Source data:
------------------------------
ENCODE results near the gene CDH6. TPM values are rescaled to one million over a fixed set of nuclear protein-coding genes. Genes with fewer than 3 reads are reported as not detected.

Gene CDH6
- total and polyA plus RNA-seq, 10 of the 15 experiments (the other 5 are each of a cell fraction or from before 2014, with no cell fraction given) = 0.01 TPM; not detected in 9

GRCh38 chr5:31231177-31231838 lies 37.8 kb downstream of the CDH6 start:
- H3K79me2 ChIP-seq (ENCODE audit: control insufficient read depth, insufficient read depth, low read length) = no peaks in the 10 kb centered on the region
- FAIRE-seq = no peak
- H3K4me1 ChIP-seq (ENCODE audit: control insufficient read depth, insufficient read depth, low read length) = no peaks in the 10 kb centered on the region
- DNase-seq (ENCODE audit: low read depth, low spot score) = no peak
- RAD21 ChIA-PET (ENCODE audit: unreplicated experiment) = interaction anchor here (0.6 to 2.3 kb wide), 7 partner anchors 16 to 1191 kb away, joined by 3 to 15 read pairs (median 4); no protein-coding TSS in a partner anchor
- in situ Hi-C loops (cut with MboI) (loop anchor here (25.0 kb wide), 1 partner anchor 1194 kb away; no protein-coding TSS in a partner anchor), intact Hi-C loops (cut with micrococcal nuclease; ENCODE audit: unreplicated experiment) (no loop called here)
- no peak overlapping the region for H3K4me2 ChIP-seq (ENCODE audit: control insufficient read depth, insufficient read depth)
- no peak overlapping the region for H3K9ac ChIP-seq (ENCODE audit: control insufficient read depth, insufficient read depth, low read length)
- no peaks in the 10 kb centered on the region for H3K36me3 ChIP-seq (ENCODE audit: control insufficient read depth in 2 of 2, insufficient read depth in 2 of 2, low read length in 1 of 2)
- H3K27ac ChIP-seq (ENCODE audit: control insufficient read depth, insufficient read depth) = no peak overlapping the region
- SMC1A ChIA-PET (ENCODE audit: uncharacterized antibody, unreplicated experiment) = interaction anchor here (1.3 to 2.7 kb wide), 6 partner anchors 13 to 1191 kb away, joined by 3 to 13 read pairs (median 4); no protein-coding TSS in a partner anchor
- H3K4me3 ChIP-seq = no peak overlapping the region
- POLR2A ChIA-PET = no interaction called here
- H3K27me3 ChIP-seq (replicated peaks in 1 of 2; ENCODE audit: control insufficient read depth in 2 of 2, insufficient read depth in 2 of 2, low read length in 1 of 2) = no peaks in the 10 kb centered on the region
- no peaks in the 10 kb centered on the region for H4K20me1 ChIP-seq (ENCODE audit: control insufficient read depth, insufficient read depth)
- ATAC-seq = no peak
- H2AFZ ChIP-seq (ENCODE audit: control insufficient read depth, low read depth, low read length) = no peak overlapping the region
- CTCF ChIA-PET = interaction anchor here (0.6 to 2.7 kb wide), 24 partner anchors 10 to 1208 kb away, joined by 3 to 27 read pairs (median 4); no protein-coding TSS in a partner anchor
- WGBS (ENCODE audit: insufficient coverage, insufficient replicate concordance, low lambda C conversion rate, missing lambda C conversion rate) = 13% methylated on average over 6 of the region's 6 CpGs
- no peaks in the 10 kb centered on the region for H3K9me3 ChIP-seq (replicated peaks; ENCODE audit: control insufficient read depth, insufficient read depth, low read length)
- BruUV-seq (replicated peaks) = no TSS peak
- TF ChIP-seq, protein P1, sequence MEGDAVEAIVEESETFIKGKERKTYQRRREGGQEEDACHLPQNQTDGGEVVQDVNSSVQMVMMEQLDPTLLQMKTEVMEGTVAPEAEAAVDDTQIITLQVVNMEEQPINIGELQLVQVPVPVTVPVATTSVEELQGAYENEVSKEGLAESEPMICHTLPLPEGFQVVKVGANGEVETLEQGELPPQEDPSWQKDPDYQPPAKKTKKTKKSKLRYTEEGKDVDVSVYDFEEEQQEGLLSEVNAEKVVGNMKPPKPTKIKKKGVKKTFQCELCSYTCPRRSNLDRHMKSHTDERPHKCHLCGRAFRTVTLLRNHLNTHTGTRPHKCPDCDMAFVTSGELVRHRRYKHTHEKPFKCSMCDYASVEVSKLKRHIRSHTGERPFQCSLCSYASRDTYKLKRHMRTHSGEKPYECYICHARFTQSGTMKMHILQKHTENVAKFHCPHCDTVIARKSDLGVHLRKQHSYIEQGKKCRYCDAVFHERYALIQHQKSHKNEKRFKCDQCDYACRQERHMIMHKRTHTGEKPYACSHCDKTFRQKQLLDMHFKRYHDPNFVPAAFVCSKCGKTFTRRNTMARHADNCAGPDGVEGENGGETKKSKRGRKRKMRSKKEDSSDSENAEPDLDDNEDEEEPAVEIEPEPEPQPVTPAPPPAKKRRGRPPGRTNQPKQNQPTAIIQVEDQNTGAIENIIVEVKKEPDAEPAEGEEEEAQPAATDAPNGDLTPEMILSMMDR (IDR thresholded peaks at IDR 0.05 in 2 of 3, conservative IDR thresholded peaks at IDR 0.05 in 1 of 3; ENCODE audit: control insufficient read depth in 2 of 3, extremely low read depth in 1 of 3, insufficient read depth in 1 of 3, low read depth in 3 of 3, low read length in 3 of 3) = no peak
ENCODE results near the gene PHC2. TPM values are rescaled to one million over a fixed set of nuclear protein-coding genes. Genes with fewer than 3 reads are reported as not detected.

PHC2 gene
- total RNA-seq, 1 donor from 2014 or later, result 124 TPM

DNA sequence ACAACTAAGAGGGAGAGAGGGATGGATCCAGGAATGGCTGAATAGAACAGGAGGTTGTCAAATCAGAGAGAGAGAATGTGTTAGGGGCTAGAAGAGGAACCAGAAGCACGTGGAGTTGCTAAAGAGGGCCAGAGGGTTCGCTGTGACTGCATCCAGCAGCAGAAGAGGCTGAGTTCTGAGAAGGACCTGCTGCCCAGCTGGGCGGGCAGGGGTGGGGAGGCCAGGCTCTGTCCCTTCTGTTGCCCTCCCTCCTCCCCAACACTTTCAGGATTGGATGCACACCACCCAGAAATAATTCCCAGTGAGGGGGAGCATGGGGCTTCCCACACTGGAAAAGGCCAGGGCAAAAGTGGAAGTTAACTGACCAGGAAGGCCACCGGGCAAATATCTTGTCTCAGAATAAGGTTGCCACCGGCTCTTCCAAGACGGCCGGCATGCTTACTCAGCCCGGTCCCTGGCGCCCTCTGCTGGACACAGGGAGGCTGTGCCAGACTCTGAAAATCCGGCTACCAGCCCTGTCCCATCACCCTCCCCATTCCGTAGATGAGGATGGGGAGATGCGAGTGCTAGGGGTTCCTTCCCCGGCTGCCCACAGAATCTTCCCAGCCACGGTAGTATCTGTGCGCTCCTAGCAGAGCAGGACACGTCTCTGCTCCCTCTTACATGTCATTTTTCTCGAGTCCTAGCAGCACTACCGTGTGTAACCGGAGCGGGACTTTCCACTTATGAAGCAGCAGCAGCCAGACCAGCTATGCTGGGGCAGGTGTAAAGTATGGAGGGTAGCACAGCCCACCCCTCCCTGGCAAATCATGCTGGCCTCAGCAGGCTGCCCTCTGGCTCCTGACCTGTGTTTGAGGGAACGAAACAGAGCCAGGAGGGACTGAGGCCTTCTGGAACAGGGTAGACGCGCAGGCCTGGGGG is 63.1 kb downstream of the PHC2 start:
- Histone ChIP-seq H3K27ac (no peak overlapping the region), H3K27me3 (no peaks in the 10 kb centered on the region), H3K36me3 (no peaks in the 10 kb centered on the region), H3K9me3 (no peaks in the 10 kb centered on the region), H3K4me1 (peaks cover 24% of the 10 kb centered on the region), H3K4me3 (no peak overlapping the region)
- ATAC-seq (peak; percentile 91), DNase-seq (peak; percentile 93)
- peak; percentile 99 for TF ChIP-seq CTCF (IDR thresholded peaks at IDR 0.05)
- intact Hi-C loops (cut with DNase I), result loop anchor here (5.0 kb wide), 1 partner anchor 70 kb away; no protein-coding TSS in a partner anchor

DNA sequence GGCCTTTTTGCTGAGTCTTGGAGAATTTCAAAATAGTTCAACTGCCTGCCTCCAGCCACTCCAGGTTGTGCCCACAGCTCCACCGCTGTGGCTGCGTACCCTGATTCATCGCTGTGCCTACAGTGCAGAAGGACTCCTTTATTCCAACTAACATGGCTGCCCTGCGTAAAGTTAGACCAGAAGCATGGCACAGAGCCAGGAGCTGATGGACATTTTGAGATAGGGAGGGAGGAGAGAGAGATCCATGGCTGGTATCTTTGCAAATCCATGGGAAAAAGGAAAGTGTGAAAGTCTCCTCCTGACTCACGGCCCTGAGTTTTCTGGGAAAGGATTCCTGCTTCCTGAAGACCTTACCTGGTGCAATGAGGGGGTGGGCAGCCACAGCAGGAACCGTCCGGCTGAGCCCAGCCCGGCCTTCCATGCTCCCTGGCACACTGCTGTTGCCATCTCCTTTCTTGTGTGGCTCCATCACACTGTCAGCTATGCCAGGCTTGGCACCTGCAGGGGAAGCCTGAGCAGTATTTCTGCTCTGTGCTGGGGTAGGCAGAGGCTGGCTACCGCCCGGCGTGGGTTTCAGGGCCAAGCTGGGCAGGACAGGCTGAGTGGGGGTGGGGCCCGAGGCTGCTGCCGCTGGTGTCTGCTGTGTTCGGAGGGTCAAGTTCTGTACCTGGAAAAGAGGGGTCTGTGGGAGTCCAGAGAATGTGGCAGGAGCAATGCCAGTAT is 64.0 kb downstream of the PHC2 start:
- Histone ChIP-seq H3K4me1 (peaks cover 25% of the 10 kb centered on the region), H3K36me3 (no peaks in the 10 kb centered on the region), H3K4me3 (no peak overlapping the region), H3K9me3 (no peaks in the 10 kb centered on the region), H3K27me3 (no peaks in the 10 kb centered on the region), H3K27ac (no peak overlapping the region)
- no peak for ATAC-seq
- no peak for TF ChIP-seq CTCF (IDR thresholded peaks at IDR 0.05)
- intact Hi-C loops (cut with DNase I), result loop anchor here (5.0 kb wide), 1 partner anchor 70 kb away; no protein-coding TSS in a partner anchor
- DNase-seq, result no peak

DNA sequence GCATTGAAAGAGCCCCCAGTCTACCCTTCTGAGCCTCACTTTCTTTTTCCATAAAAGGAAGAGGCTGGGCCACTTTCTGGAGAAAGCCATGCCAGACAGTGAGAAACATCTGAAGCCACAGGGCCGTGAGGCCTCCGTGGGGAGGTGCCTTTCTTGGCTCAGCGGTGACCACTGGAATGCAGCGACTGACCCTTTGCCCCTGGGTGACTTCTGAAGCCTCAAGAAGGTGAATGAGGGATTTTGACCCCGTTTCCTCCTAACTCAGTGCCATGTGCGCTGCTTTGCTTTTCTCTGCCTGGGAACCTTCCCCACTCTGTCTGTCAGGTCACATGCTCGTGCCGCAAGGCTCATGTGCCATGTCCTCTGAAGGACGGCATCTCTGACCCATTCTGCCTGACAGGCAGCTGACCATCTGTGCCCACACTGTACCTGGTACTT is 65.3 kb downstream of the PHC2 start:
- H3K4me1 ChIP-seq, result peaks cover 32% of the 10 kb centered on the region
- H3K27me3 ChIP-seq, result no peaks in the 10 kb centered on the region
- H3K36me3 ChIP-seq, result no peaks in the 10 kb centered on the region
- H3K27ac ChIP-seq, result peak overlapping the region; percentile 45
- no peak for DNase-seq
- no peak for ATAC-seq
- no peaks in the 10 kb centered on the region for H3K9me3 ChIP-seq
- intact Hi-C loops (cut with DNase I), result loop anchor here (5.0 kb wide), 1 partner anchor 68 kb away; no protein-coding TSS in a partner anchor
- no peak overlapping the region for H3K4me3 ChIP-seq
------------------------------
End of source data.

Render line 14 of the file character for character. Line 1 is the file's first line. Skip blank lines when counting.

- H3K27ac ChIP-seq (ENCODE audit: control insufficient read depth, insufficient read depth) = no peak overlapping the region